And just when you think you’ve reached the pinnacle of crazy endings, God goes and pulls one last twist.  After God speaks, Job repents, walking away humbled and awed by his Creator.  God seems to not just forgive this prideful, slightly arrogant guy, but blesses him as well.  At the end of the story, God has returned to Job DOUBLE what he originally lost, and provided him with more children.

A lot of people stop there saying the point of the story was that Job was a man who honored God, and so God blessed him.  But after reading, I think the point was that Job had a complete change of heart.  Not only did he become more humble and reverent toward God, but it says he also included his daughters in his will (not common in those times), which to me says that he became grateful for everything in his life after his run in with God.  He seems to appreciate his life and loves the people in it more than before.  His entire outlook on existence seemed to be changed by his encounter with The Creator.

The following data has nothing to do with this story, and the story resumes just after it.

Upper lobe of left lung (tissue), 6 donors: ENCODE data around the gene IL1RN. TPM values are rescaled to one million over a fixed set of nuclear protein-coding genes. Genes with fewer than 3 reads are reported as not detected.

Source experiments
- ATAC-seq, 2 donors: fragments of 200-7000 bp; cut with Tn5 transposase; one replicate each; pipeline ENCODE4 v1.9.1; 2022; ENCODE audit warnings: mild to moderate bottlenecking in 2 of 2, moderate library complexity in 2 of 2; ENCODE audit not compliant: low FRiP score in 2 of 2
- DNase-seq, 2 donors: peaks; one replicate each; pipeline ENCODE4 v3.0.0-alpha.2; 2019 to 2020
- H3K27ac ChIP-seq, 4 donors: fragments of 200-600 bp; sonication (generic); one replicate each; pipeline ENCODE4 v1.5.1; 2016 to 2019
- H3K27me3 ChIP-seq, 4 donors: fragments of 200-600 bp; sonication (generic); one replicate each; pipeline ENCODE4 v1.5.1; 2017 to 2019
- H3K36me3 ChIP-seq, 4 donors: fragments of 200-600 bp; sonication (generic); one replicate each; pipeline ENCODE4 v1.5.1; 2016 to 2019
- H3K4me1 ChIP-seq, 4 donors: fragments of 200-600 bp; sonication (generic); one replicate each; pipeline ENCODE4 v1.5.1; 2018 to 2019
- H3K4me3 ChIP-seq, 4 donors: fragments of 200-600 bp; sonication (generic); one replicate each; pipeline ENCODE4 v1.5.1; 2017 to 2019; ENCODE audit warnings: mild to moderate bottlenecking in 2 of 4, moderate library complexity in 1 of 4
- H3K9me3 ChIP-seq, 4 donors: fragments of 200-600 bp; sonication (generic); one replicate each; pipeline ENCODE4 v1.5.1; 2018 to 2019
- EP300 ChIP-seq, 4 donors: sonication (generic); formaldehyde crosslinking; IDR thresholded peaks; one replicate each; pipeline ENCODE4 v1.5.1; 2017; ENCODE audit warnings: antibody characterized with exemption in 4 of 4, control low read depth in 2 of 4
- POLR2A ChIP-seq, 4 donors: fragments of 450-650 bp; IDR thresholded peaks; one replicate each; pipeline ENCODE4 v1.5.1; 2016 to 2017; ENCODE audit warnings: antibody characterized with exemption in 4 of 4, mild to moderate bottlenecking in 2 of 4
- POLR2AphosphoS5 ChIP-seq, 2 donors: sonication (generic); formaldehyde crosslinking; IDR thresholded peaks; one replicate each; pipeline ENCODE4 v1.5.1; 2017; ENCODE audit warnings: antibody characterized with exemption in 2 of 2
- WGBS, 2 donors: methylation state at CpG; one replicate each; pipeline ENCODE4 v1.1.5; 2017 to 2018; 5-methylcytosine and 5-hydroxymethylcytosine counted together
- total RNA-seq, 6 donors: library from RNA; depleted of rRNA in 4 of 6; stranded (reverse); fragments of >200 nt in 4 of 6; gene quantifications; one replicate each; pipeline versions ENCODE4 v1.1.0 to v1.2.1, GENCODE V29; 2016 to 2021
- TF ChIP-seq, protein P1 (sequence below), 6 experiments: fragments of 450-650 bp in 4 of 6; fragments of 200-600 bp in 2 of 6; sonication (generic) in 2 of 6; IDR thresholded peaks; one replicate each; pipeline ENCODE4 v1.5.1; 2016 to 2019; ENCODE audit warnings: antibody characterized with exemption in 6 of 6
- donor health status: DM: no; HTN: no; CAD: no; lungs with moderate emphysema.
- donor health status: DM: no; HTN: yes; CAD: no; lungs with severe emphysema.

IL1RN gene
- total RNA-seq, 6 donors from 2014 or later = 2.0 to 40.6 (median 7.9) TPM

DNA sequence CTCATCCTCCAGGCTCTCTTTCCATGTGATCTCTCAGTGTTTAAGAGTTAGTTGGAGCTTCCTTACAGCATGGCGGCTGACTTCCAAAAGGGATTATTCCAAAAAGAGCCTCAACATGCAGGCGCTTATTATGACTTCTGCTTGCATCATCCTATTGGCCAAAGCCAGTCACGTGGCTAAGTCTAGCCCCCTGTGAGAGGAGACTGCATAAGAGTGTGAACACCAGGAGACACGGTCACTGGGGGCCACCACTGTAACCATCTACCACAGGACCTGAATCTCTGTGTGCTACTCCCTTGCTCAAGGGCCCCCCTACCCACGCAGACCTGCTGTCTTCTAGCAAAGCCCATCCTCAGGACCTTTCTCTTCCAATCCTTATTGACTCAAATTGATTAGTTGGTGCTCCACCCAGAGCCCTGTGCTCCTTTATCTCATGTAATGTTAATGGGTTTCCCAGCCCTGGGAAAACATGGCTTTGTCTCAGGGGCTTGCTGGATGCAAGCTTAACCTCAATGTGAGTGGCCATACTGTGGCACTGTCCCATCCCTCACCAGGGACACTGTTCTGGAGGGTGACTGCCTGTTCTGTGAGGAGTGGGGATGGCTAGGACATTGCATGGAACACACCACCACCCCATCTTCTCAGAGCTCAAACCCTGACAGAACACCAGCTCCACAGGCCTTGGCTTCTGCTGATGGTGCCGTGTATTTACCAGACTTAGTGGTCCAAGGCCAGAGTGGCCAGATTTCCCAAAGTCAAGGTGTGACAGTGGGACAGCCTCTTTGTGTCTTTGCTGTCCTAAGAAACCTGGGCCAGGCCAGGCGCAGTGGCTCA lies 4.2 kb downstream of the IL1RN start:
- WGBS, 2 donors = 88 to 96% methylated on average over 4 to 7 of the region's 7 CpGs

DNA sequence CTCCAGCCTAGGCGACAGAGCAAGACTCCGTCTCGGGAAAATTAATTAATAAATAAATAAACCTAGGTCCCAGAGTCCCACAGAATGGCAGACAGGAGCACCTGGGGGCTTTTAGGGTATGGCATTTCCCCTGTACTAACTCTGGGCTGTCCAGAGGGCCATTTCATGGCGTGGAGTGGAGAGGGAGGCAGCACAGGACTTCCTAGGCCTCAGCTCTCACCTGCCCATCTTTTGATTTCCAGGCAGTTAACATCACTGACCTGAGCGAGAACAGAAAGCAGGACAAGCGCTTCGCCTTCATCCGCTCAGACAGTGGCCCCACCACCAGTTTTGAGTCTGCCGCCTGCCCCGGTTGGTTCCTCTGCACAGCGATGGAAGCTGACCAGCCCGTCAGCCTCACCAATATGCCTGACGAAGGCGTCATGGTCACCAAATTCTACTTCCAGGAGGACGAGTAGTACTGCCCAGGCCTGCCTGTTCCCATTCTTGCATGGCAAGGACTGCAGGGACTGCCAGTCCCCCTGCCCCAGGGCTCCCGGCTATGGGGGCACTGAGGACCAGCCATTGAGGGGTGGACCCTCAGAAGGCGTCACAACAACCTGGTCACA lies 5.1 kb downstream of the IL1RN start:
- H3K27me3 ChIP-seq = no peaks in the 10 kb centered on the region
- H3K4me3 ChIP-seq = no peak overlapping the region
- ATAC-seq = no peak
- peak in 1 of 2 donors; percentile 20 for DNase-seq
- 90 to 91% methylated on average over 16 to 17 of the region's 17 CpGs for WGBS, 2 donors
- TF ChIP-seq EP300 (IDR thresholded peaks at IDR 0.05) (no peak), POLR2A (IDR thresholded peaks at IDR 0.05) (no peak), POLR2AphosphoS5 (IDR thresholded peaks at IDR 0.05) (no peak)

Talking tornadoes, dragons of the sea, and a man’s life changed forever.  Now that’s what I call an ending.  And that’s what I call crazy.  Thanks for the ride Job.

Old People Are Funny

What You’ve Missed…
* Job insults his friends.
* His friends insult him back.
* Lather.  Rinse.  Repeat.
* You’re now pretty much fully caught up on 25 chapters of the book of Job.

Day 25
Daily Reading: Job 22-25